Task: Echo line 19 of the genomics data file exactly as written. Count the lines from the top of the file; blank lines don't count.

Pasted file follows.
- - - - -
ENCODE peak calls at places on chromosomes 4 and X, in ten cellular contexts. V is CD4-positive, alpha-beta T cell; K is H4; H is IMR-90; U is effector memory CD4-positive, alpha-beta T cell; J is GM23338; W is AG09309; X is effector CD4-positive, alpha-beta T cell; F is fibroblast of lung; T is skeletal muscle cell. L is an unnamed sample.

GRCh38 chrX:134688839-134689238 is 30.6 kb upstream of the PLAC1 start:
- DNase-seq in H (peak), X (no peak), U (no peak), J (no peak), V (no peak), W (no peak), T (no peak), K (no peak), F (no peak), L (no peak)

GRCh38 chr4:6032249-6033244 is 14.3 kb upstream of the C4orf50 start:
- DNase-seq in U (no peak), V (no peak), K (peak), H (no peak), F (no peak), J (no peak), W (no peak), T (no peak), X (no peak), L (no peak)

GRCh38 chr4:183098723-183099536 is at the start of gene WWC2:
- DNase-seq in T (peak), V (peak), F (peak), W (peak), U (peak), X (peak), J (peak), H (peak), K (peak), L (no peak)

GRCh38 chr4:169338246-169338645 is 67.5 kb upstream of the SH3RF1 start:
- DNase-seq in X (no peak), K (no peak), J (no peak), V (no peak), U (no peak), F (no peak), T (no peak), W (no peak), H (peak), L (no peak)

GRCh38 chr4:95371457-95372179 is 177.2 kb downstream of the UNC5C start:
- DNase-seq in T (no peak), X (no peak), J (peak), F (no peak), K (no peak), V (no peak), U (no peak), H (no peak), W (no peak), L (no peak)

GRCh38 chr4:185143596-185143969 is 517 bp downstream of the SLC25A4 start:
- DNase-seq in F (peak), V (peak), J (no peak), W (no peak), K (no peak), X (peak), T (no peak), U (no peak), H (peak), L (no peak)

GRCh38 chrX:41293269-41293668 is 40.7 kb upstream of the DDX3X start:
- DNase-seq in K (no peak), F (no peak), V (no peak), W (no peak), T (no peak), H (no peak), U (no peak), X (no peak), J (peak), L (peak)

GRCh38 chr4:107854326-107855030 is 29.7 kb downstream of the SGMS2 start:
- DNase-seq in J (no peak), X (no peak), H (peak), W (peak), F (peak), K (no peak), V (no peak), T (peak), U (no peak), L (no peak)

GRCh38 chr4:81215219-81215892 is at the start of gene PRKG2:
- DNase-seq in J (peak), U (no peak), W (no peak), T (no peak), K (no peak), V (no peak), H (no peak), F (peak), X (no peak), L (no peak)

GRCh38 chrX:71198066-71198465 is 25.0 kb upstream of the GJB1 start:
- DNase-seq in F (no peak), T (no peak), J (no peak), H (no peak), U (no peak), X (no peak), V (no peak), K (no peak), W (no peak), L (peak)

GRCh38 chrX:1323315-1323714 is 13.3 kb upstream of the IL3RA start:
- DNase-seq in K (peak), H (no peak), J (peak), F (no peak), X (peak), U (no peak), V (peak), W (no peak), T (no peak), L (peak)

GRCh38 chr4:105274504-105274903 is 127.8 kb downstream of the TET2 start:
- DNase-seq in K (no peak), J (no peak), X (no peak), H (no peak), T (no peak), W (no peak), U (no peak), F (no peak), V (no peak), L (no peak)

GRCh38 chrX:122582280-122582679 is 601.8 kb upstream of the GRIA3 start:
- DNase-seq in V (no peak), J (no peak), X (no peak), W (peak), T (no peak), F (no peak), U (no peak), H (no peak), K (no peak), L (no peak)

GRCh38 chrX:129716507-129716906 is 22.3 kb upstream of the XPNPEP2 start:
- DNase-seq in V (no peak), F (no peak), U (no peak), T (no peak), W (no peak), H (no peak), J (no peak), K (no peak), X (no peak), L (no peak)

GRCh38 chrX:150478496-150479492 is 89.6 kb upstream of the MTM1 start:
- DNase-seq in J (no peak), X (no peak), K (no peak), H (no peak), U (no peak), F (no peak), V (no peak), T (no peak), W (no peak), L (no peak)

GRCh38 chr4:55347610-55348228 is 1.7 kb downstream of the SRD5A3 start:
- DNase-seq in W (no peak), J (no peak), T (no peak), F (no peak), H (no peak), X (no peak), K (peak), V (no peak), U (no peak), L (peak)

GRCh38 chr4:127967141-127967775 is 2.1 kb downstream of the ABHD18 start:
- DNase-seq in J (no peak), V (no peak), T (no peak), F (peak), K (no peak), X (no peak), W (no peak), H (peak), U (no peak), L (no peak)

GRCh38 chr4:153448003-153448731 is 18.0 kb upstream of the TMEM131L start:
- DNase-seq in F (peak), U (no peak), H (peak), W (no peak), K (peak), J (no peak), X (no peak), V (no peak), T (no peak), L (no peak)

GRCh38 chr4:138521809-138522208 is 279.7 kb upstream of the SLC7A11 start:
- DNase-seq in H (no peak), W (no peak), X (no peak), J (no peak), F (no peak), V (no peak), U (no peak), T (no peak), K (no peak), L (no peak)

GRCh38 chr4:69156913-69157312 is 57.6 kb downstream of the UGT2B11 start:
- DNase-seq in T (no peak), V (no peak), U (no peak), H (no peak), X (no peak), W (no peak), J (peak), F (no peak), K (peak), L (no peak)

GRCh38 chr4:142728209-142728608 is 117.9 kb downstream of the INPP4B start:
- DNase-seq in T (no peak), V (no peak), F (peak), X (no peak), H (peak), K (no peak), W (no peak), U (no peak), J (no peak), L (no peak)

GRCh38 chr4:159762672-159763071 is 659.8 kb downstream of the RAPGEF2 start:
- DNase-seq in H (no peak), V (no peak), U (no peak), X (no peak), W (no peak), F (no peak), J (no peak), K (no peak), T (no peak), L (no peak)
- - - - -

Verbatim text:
- DNase-seq in J (peak), U (no peak), W (no peak), T (no peak), K (no peak), V (no peak), H (no peak), F (peak), X (no peak), L (no peak)